Ertin speaks to presidential workgroup on tech healthcare
The president’s $215 million National Institutes of Health (NIH) Precision Medicine Initiative (PMI) aims to gather and analyze vast amounts of genetic and other patient data to develop more targeted, personalized therapies for treating diseases in the future.
In March, NIH announced the formation of the Precision Medicine Initiative Working Group of the Advisory Committee to the (NIH) Director. The working group is developing a vision for how to harness the advances in technology, scientific understanding, and participant engagement to create a platform for precision medicine research and move precision medicine into every day clinical practice.
The PMI panel, composed of medicine, technology and policy leaders, guides the NIH in building a group of at least 1 million American volunteer research participants who have agreed to share their genetic, environmental, lifestyle and behavioral information with other qualified researchers.
Ertin traveled to Santa Clara, California over July 27 and 28 to speak at the Mobile and Personal Technologies in Precision Medicine Workshop, held at the Intel Corporation. Specifically, he discussed wearable physiological sensors in a presentation related to measurable behavioral variables in the field.
Ertin's work focuses on statistical signal processing, distributed and sequential detection and estimation with applications to mobile health and radar systems. He recieved his PhD from The Ohio State University in 1999.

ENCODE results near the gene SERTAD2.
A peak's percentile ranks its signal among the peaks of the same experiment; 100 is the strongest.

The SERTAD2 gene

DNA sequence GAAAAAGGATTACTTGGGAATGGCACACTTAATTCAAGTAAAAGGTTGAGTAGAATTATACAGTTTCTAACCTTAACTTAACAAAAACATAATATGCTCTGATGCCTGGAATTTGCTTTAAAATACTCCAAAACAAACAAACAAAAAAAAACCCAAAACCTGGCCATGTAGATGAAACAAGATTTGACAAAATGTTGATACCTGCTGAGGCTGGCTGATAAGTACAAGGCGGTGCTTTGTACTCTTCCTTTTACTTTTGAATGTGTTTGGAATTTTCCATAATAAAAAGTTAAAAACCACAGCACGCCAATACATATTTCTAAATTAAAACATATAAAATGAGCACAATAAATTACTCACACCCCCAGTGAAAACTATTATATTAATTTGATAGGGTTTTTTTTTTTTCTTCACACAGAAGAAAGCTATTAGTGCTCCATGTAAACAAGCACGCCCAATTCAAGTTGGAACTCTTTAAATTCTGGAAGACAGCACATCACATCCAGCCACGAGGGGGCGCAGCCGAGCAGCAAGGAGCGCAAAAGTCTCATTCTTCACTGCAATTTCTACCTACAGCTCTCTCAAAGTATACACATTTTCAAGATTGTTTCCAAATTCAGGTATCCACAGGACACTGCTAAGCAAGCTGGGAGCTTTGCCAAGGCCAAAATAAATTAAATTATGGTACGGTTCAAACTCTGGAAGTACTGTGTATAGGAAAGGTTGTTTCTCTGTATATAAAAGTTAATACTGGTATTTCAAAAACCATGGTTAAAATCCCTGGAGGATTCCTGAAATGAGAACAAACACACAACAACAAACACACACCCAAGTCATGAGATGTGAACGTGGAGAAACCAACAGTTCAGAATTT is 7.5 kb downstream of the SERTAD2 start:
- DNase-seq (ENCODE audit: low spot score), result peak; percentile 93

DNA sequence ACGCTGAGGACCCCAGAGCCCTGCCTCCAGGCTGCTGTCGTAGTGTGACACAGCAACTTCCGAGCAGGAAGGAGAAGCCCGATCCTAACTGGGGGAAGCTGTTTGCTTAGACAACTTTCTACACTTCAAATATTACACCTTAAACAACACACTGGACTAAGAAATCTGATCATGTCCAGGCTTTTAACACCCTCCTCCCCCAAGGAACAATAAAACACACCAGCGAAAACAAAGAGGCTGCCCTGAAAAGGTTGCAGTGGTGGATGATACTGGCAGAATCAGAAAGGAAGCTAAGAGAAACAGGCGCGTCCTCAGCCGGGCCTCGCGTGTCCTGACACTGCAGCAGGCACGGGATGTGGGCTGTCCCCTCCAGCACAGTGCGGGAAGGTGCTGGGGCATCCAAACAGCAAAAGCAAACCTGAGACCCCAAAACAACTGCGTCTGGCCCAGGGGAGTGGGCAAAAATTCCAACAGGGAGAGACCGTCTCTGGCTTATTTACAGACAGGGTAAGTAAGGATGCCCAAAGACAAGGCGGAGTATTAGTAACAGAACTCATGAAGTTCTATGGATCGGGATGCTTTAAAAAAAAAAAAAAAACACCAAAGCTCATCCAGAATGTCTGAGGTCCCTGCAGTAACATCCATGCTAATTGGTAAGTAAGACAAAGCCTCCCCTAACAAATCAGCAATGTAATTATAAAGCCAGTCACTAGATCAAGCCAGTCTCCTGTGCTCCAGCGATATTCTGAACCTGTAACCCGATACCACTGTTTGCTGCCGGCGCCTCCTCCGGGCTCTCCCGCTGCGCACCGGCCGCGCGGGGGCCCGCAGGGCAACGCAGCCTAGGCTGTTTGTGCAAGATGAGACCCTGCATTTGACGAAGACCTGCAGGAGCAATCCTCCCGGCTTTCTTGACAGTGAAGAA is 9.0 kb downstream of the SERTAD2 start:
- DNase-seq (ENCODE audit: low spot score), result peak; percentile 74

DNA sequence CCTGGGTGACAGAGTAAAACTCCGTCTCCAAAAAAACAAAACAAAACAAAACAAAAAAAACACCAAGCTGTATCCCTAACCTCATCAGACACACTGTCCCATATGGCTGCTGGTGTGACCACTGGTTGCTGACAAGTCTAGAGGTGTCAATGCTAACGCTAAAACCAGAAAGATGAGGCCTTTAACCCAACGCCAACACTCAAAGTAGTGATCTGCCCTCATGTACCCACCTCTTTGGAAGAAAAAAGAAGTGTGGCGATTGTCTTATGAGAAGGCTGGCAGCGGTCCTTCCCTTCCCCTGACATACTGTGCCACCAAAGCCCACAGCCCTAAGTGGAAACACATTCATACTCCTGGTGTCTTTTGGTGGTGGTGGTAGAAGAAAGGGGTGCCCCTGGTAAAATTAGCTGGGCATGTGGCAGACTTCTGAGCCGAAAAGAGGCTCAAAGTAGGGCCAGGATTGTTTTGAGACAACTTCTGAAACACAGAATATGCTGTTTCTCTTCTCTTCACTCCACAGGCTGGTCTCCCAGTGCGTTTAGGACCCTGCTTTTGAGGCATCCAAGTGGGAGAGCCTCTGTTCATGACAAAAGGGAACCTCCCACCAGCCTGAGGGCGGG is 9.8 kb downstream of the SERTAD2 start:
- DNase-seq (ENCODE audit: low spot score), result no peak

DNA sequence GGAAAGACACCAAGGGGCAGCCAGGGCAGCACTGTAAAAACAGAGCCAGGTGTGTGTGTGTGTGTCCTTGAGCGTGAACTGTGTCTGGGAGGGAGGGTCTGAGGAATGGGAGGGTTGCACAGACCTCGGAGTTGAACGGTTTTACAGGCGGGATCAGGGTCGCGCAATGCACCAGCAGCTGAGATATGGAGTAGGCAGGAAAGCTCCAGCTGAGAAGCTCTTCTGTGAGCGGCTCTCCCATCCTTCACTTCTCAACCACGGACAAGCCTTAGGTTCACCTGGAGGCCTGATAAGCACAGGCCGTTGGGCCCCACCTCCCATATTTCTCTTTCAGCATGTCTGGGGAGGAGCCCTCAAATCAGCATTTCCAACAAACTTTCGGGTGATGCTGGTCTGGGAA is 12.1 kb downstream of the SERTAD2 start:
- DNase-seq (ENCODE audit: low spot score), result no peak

To gather constant data about patients’ lives, researchers needed to develop health sensors that could track physical activity, stress levels, heart function and other behaviors in real-time - Ertin's specialty.
His work was featured in the Columbus Dispatch last year after he helped develop health sensors that use radar to track anything from fluid buildup in the lungs, to body temperature, movement and other data.
Precision medicine is an emerging approach for disease treatment and prevention that takes into account individual variability in genes, environment, and lifestyle for each person. While significant advances in precision medicine have been made for select cancers, the practice is not currently in use for most diseases. Many efforts are underway to help make precision medicine the norm rather than the exception. To accelerate the pace, Obama unveiled the PMI to help revolutionize medicine and generate the scientific evidence needed to move the concept of precision medicine into every day clinical practice.
Emre Ertin, Ph.D., is a Research Associate Professor with the Department of Electrical and Computer Engineering at The Ohio State University. He received the B.S. degree in Electrical Engineering and Physics from Bogazici University in Turkey in 1992, the M.Sc. degree in Telecommunication and Signal Processing from Imperial College, U.K. in 1993, and the Ph.D. degree in Electrical Engineering from Ohio State in 1999. From 1999 to 2002 he was with the Core Technology Group at Battelle Memorial Institute. His current research interests are biomedical sensor design and statistical signal processing with application to sensor networks and mobile health.